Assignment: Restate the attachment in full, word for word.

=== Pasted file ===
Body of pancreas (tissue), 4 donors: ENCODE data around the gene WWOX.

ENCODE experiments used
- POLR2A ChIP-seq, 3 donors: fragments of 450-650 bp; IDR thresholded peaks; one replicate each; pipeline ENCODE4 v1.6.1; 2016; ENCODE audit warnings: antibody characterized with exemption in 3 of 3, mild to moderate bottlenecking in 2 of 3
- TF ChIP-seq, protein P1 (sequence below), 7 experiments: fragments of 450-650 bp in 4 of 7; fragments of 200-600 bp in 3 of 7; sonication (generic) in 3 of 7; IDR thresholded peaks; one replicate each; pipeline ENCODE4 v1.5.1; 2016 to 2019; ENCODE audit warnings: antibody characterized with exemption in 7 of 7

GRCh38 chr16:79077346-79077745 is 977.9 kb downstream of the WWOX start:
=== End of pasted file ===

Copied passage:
Body of pancreas (tissue), 4 donors: ENCODE data around the gene WWOX.

ENCODE experiments used
- POLR2A ChIP-seq, 3 donors: fragments of 450-650 bp; IDR thresholded peaks; one replicate each; pipeline ENCODE4 v1.6.1; 2016; ENCODE audit warnings: antibody characterized with exemption in 3 of 3, mild to moderate bottlenecking in 2 of 3
- TF ChIP-seq, protein P1 (sequence below), 7 experiments: fragments of 450-650 bp in 4 of 7; fragments of 200-600 bp in 3 of 7; sonication (generic) in 3 of 7; IDR thresholded peaks; one replicate each; pipeline ENCODE4 v1.5.1; 2016 to 2019; ENCODE audit warnings: antibody characterized with exemption in 7 of 7

GRCh38 chr16:79077346-79077745 is 977.9 kb downstream of the WWOX start: